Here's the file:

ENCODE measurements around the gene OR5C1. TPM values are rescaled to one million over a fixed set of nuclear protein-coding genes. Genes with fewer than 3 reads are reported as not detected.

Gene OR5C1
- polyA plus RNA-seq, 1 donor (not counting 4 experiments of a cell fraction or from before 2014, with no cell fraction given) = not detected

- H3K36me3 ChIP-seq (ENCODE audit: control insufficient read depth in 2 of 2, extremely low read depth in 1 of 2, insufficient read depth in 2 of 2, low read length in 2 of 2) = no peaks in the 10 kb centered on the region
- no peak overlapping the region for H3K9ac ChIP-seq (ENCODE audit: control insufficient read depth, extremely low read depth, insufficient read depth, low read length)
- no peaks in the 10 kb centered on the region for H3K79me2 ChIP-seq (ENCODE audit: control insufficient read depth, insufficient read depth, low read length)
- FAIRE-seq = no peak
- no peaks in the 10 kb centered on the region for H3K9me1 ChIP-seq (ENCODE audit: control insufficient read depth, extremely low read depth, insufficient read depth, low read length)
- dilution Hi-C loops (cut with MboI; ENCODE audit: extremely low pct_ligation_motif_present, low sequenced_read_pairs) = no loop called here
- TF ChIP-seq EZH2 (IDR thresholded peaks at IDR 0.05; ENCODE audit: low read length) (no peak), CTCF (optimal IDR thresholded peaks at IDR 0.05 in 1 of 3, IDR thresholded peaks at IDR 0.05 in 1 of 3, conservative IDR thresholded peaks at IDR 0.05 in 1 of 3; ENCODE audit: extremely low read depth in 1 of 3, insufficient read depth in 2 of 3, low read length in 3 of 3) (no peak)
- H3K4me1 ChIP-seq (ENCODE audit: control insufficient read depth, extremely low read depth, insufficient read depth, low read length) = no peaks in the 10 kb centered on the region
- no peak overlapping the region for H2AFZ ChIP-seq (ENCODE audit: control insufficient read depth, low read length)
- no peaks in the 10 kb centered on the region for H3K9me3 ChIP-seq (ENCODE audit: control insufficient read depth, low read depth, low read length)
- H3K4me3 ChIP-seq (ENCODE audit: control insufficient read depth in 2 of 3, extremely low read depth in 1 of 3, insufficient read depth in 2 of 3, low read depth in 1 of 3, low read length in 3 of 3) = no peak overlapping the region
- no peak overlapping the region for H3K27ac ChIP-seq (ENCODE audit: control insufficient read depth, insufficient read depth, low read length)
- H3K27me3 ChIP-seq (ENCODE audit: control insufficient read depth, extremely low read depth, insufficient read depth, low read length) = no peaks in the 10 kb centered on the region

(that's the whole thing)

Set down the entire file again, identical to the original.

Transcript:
ENCODE measurements around the gene OR5C1. TPM values are rescaled to one million over a fixed set of nuclear protein-coding genes. Genes with fewer than 3 reads are reported as not detected.

Gene OR5C1
- polyA plus RNA-seq, 1 donor (not counting 4 experiments of a cell fraction or from before 2014, with no cell fraction given) = not detected

- H3K36me3 ChIP-seq (ENCODE audit: control insufficient read depth in 2 of 2, extremely low read depth in 1 of 2, insufficient read depth in 2 of 2, low read length in 2 of 2) = no peaks in the 10 kb centered on the region
- no peak overlapping the region for H3K9ac ChIP-seq (ENCODE audit: control insufficient read depth, extremely low read depth, insufficient read depth, low read length)
- no peaks in the 10 kb centered on the region for H3K79me2 ChIP-seq (ENCODE audit: control insufficient read depth, insufficient read depth, low read length)
- FAIRE-seq = no peak
- no peaks in the 10 kb centered on the region for H3K9me1 ChIP-seq (ENCODE audit: control insufficient read depth, extremely low read depth, insufficient read depth, low read length)
- dilution Hi-C loops (cut with MboI; ENCODE audit: extremely low pct_ligation_motif_present, low sequenced_read_pairs) = no loop called here
- TF ChIP-seq EZH2 (IDR thresholded peaks at IDR 0.05; ENCODE audit: low read length) (no peak), CTCF (optimal IDR thresholded peaks at IDR 0.05 in 1 of 3, IDR thresholded peaks at IDR 0.05 in 1 of 3, conservative IDR thresholded peaks at IDR 0.05 in 1 of 3; ENCODE audit: extremely low read depth in 1 of 3, insufficient read depth in 2 of 3, low read length in 3 of 3) (no peak)
- H3K4me1 ChIP-seq (ENCODE audit: control insufficient read depth, extremely low read depth, insufficient read depth, low read length) = no peaks in the 10 kb centered on the region
- no peak overlapping the region for H2AFZ ChIP-seq (ENCODE audit: control insufficient read depth, low read length)
- no peaks in the 10 kb centered on the region for H3K9me3 ChIP-seq (ENCODE audit: control insufficient read depth, low read depth, low read length)
- H3K4me3 ChIP-seq (ENCODE audit: control insufficient read depth in 2 of 3, extremely low read depth in 1 of 3, insufficient read depth in 2 of 3, low read depth in 1 of 3, low read length in 3 of 3) = no peak overlapping the region
- no peak overlapping the region for H3K27ac ChIP-seq (ENCODE audit: control insufficient read depth, insufficient read depth, low read length)
- H3K27me3 ChIP-seq (ENCODE audit: control insufficient read depth, extremely low read depth, insufficient read depth, low read length) = no peaks in the 10 kb centered on the region